Tell us about the journey to your current role and what it this role entails?I started my work life as an engineer (apprentice toolmaker), but in my 20s I took a career break to go to university. I studied History & Social Anthropology, therefore getting a good grounding in understanding human systems. As a post-grad retrained as an Information Manager, to get a good grounding in understanding information and data systems. Ive since worked in digital archives, content management systems design and implementation, and in (meta)data modelling and machine learning across the heritage, financial, engineering and central government sectors. Ive worked as a practitioner in the National Museum of Wales, Archives NZ, and a consultant, and have also undertaken senior management roles at IRD, Transpower and DIA to develop Information Management and Business Intelligence strategies to drive digital transformation. . In my professional spare time I got interested in standards development, after taking the All-of-Govt standards I developed to support the roll-out of the NZ Public Records Act through the ISO process to be published as international standards. Ive been on ISO/TC46 and related AS/NZS standards committees developing a number of technical standards. My most recent standard was the NZ Govt Digital Service design Standard, and Im currently working at NZTA to develop a new industry standard, the Asset Management Data Standard, and the supporting data models, technical specifications and export schema. Bringing a deep knowledge of human systems, and information systems into the design of technology systems is what I am passionate about. Better services for people, supported by technological innovation is my professional goal.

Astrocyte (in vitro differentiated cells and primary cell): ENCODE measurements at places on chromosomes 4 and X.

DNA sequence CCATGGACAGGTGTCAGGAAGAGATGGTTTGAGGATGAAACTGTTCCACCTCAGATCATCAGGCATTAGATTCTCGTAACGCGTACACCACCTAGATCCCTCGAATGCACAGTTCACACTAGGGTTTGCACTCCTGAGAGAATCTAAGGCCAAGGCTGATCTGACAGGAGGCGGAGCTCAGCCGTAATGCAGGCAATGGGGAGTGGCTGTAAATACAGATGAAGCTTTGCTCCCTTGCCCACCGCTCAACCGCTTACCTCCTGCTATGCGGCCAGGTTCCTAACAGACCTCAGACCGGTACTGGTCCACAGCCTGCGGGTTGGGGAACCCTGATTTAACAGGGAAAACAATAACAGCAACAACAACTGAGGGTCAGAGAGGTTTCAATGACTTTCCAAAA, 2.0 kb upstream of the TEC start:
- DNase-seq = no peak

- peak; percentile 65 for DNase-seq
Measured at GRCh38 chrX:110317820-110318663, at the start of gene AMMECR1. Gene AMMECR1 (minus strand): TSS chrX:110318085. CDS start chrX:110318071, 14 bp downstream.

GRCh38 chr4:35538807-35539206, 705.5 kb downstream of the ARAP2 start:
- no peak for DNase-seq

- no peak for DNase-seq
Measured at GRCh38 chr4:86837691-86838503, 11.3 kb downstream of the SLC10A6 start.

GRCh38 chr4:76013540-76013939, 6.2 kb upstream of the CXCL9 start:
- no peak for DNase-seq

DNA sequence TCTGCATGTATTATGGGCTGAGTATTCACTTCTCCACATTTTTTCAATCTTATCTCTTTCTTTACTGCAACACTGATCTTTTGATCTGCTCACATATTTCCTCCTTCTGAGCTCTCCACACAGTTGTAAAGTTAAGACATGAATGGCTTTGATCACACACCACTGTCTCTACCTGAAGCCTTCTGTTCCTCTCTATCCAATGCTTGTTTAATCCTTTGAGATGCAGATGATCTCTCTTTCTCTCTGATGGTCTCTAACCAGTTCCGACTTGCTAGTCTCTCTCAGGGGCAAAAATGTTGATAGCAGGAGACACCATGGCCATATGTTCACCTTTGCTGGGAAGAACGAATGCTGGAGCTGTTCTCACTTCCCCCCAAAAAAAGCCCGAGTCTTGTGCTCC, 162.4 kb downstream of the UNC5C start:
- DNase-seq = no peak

Can you describe a project you are working on or recently completed? What challenges did you face along the way and how were they overcome?The challenge of taking the focus of government service delivery from the delivery teams to being human-centred to user has been an ongoing and perennial challenge through all my career. The Digital Service Design Standard developed for the Govt Chief Digital Officer, was both a response to this challenge and a solution to achieve meaningful change. We worked with colleagues in the UK, Canada and Australia, to learn the lesson of digital innovation approaches they had pioneered to lead a best of breed model to meet the specific challenges for the NZ context.
What did you learn from this project? What did it achieve?The Digital Service Design Standard has been recognised as the top Governmnet Digital Standard internationally by the US & Europe Public Sector Think Tank, Apolitical, and is now being assessed for mandatory implementation in NZ, as part of the Open Govt Partnership model.
What excites you most about the future?Finding new ways to bring my anthropological knowledge of human systems, and technical expertise in designing information systems to drive innovation (particularly AI and Machine Learning) into the design of human-centred technology systems.
If you could give one piece of advice to someone looking to further their career in government, what would it be?Dont let your passion and ethics be diluted by the bureaucracy and structural barriers you will encounter.
Where do you look to for further education? E.g. articles, podcasts, news sources, online courses, university etc.?Twitter is great, but I also look to One Team Gov and other practitioner networks
What are you most looking forward to at the event?Sharing ideas, learning new stuff, and feeling the passion of the sector!